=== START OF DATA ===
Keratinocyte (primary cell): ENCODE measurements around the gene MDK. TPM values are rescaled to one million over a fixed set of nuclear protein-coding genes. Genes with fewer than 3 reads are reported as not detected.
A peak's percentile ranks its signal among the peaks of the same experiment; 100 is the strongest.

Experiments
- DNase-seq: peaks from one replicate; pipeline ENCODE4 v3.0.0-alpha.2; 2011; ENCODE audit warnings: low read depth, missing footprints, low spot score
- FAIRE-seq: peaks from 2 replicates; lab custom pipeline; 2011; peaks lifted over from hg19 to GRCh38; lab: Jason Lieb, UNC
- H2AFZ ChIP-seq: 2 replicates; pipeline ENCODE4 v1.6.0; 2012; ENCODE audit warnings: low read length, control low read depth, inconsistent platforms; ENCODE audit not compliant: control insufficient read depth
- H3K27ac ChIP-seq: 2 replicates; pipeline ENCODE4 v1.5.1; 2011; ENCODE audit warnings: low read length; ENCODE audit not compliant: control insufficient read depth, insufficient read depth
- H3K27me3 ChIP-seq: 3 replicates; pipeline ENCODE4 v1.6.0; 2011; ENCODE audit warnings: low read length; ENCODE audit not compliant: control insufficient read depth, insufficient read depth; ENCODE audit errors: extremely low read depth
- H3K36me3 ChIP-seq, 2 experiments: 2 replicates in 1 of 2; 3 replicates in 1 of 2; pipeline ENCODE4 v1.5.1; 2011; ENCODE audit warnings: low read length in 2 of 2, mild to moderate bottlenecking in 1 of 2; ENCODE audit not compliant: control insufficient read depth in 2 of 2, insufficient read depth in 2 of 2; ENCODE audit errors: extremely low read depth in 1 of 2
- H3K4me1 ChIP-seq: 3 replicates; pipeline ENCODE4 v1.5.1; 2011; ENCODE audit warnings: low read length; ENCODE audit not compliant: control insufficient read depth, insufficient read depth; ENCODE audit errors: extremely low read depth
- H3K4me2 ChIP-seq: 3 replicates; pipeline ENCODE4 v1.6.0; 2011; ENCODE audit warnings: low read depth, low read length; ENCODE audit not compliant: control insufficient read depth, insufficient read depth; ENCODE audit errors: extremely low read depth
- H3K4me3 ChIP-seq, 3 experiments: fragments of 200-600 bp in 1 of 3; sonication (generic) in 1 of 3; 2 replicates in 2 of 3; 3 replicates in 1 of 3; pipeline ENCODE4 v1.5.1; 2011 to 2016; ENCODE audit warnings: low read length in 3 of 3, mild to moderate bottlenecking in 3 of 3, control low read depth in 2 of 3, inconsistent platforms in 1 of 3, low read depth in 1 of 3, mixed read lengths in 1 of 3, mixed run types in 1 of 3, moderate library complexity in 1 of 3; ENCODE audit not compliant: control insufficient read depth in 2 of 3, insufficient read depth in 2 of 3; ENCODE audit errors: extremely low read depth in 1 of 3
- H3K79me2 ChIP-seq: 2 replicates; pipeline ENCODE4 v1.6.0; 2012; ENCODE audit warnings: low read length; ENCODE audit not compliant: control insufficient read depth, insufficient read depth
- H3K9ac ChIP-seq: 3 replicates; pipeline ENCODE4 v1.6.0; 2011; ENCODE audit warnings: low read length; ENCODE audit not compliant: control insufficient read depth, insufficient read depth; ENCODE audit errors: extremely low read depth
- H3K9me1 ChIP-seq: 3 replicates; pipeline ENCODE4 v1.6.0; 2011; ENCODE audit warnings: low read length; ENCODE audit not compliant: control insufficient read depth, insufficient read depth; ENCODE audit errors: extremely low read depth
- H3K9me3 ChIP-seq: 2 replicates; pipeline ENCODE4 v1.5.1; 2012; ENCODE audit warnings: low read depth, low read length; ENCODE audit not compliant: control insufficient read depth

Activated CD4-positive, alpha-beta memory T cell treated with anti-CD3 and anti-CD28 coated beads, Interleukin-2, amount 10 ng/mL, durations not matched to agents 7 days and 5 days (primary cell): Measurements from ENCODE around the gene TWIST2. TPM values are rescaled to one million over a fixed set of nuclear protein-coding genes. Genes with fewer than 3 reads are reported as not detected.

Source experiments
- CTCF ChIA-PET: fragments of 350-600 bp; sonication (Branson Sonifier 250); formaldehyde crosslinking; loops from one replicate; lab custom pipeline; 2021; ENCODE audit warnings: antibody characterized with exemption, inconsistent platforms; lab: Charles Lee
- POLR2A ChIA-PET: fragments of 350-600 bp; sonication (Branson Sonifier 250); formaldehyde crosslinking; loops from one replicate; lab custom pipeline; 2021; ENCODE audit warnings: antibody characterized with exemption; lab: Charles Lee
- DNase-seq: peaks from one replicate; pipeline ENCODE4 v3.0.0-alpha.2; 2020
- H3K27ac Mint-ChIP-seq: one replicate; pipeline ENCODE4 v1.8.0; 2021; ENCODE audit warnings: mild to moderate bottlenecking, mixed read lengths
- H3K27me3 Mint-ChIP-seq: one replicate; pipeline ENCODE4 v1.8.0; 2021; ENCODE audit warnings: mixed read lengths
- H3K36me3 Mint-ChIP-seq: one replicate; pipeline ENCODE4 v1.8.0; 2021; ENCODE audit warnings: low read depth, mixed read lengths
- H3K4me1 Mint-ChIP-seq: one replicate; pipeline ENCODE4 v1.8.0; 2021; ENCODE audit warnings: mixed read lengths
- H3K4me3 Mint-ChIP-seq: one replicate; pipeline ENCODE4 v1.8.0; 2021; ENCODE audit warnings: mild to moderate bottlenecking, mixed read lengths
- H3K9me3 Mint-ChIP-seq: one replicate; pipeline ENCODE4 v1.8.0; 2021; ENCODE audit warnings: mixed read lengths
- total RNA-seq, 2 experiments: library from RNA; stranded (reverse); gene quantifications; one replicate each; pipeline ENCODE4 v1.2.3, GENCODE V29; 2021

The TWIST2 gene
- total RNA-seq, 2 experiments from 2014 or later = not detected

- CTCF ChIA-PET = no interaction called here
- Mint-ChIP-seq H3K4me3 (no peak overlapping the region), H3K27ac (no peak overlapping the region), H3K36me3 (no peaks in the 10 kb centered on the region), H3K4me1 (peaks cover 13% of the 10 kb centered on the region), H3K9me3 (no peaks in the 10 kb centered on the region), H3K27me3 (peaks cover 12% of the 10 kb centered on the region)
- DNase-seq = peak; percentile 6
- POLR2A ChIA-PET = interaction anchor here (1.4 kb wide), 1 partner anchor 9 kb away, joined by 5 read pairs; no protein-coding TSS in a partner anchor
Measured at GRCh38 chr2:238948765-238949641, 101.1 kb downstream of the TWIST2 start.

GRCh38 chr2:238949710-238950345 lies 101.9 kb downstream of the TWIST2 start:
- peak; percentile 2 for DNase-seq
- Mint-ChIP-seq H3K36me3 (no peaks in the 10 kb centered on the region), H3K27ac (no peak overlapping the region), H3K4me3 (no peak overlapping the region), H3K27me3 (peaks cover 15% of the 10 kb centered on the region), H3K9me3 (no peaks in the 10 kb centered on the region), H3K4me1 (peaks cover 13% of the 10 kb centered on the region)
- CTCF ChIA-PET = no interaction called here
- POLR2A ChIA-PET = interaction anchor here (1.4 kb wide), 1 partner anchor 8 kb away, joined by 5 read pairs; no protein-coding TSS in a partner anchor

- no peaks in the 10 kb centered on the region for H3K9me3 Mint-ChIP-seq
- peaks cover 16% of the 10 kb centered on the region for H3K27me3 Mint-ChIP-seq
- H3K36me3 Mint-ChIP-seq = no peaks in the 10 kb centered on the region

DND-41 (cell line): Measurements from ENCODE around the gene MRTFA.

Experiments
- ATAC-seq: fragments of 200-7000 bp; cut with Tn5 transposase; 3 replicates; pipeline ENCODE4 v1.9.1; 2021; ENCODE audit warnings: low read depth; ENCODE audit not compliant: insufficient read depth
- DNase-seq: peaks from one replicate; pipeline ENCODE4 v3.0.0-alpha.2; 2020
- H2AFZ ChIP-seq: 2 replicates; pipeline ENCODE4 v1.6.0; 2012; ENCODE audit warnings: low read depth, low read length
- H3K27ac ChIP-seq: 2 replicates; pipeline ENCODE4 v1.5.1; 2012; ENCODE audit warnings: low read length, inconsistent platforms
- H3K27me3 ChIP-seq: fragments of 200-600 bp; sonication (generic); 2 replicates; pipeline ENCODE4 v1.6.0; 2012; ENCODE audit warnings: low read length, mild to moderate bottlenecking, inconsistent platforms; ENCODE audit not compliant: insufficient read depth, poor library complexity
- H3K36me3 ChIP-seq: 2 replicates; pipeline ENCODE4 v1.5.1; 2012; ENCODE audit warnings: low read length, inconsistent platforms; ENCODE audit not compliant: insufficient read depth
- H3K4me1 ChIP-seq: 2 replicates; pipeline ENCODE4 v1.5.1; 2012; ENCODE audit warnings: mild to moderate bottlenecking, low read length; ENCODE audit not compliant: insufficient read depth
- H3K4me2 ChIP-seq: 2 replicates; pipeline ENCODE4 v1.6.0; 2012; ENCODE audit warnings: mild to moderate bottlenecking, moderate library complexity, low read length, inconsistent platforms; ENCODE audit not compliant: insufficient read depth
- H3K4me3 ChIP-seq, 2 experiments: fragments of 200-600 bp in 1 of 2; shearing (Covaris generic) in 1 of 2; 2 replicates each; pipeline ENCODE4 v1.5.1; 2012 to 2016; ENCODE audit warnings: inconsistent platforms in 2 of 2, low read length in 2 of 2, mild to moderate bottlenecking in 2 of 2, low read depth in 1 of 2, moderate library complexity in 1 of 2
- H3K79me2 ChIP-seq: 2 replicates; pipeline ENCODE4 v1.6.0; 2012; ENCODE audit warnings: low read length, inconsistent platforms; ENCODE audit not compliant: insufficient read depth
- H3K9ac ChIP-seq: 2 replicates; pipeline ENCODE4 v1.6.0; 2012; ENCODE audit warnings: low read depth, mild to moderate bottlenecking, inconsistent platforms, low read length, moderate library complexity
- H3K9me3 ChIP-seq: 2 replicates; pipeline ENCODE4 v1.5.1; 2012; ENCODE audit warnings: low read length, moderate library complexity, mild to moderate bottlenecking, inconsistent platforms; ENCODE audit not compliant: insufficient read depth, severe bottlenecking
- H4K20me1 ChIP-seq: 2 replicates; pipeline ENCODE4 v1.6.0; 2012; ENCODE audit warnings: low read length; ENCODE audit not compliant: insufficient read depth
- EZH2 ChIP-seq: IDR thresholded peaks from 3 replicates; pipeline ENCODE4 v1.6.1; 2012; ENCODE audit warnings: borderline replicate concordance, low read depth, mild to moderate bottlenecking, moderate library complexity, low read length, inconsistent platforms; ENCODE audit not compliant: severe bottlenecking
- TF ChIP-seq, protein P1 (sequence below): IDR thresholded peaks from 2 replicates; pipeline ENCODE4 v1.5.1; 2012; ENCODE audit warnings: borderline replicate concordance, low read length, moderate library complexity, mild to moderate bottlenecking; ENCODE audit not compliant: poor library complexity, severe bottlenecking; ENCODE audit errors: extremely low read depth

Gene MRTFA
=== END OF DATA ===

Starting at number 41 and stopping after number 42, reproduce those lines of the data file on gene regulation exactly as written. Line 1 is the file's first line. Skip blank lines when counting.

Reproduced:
- no peaks in the 10 kb centered on the region for H3K9me3 Mint-ChIP-seq
- peaks cover 16% of the 10 kb centered on the region for H3K27me3 Mint-ChIP-seq